The partnership between India-Japan-Africa can usher in a new era of global development, experts concurred on Wednesday in early morning discussions at the Global Partnership Summit.“India-Japan-Africa Global partnership (IJAGP) promotes people to people partnership besides a sustainable and empowerment based social-economic global framework. One has to work towards a common objective of establishing an alternative development model framework,” said Vibhav Kant Upadhyay, founder, chairman, global partnership summit.Upadhyay added that India and Japan already have a strong and vibrant development framework based on non-bilateral cooperation. “Going forward, we look to the African nations to create a geo-political partnership for an equitable global order,” he said.Also readThe Asia-Africa Growth Corridor is the answer to OBOR Bilali Camara, Country Director, UNAIDS India said for the benefit of humanity, the partnership between the three has to continue. “Healthcare is very important and with our continued partnership, we can eliminate AIDS, tuberculosis and malaria from both Africa and India,” he saidWe have to go behind best medical care, it has to be sharing of best knowledge, best advise which has to be given to people so that they can protect themselves, Camara said.Africa is set for a leap in next decade with upward moving socio economic indicators and there is untapped potential for shared growth and peaceful development. Africa has a strong desire for assuring sustainable future for its people.“IJAGP’s growth model is based on the principles of alternative development model of empowerment and not on the existing model of exploitation,” Upadhyay added.There are many common factors between India-Africa relationship such as partners in freedom struggle, strong people to people contact, trade ties, traditional societies, young demography and close cultural ties.The way forward would be to respect sovereignty of each African state, building partnerships or joint ventures between Indian Japanese African governments or companies and empowering local inhabitants.Community development is the best model forward. Human rights are critical to this development and right to access healthcare is also very important, Camara said.Doga Makiura, a Japanese social entrepreneur, who has an online education firm with presence in Indonesia, Phillipines, Mexico, is looking to tap into African market to train youth there. “Currently, we are looking at Nigeria, Ghana and West Africa to offer our online education services. We need human capital, there is dearth of skilled young people in Japan,” he said.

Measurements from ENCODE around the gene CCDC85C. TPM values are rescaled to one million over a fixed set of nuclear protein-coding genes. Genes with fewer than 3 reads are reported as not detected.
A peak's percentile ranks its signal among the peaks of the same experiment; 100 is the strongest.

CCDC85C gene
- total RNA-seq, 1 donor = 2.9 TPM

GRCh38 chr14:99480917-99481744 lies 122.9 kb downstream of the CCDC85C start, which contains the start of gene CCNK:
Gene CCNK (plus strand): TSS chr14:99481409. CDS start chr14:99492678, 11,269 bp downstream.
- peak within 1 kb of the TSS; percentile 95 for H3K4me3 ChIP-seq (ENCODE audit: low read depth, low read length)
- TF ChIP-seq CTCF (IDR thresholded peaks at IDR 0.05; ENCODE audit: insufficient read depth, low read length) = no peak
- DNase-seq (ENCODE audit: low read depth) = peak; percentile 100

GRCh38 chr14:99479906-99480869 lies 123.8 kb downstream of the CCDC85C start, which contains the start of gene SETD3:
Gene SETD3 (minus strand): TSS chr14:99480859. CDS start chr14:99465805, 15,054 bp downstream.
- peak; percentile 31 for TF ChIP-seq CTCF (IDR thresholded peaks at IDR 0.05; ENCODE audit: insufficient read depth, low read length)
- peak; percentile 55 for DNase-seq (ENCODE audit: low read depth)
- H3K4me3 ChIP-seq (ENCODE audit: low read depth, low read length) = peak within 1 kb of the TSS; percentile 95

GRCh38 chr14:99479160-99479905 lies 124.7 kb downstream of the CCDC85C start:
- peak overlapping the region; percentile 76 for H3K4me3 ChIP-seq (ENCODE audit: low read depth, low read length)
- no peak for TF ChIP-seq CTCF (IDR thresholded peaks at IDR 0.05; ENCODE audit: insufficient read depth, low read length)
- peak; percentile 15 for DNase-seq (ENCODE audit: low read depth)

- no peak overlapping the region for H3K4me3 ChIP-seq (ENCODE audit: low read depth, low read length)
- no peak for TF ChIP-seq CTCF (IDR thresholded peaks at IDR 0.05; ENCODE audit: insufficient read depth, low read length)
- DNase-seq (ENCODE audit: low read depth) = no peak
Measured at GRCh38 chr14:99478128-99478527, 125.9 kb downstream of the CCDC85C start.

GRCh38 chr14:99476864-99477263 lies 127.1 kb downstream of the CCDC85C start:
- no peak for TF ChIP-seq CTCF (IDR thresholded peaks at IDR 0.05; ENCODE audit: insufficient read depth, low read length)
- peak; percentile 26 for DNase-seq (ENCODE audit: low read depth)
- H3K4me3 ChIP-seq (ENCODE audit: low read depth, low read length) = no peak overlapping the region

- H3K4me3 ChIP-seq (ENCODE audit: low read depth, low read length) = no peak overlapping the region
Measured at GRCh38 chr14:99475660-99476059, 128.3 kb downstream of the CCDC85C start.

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Updated: Oct 23, 2017, 09:37 AM IST, PTI
<!– /11440465/Dna_Article_Middle_300x250_BTF –>Prime Minister Narendra Modi on Monday congratulated his Japanese counterpart Shinzo Abe on his re-election and said he looked forward to further strengthening the relations between the two countries.Abe got a resounding victory in the snap polls held on Sunday, with his LDF-led coalition winning two-thirds majority in the lower house of Parliament.”Heartiest greetings to my dear friend @AbeShinzo on his big election win. Look forward to further strengthen India- Japan relations with him,” Modi tweeted.Modi and Abe share a great relationship and have met several times over the last three years.Abe was in India recently for the annual summit meeting with Modi.
<!– /11440465/Dna_Article_Middle_300x250_BTF –>Prime Minister Narendra Modi and Japanese Prime Minister Shinzo Abe set the ball rolling for the Ahmedabad-Mumbai Bullet train project on Thursday, while stressing more than once that India and Japan would remain close friends and would further strengthen bilateral trade and strategic ties.Being built mainly with Japanese funding, the Rs1.10 lakh crore train connecting Ahmedabad and Mumbai willl be India’s first high-speed rail project. It will bring down travel time between the two cities to just over two hours.PM Modi said the project shows the high ambition and willpower of a ‘New India’. Describing the ambitious project as a “gift from Japan to India”, he said the country has given a loan of Rs 88,000 crore at 0.1 per cent interest for the project.He also thanked “his close friend” Shinzo Abe for launching the project within such a short time.”The bullet train will travel from ‘Aapnu Amdavad’ to ‘Aamchi Mumbai’,” Modi said, referring to the manner in which the two cities are described.In his address, Abe described India as a close friend of Japan and said a strong India is in Japan’s interest, and vice versa. Abe also heaped praises on Modi, calling him “a decisive leader”.”Japan’s ‘JA and India’s Í’ make ‘Jai’, a symbol of victory. This train will fulfil Narendra Modi’s Make in India dream. Modi and I will work towards reailising Jai Japan, Jai India. Japan is with him to realise his dream of New India. I wish to visit Ahmedabad on a bullet train,” Abe said.The project is expected to be completed by 2022-23. Both prime ministers said they hope to take a ride together in the bullet train the day it becomes operational.Later in the day, the two leaders issued a joint statement, agreeing to broaden strategic and defence partnership between the two countries by strengthening cooperation in the India-Pacific region. The prime ministers also discussed ways to elevate the level of special strategic and global partnership between India and Japan.Addressing the India-Japan Annual Meet later in the evening, Modi recalled that Japan was the first country to partner the Vibrant Gujarat Summit when he started the biennial business meet in 2003.He also said his decade-old dream of seeing a mini-Japan in Gujarat had come true with many Japanese companies setting up industries in the state. He also made a strong pitch for more Japanese investments in the country, saying India was positioning itself as a global manufacturing hub and had undertaken a number of structural reforms to make it easier to do business.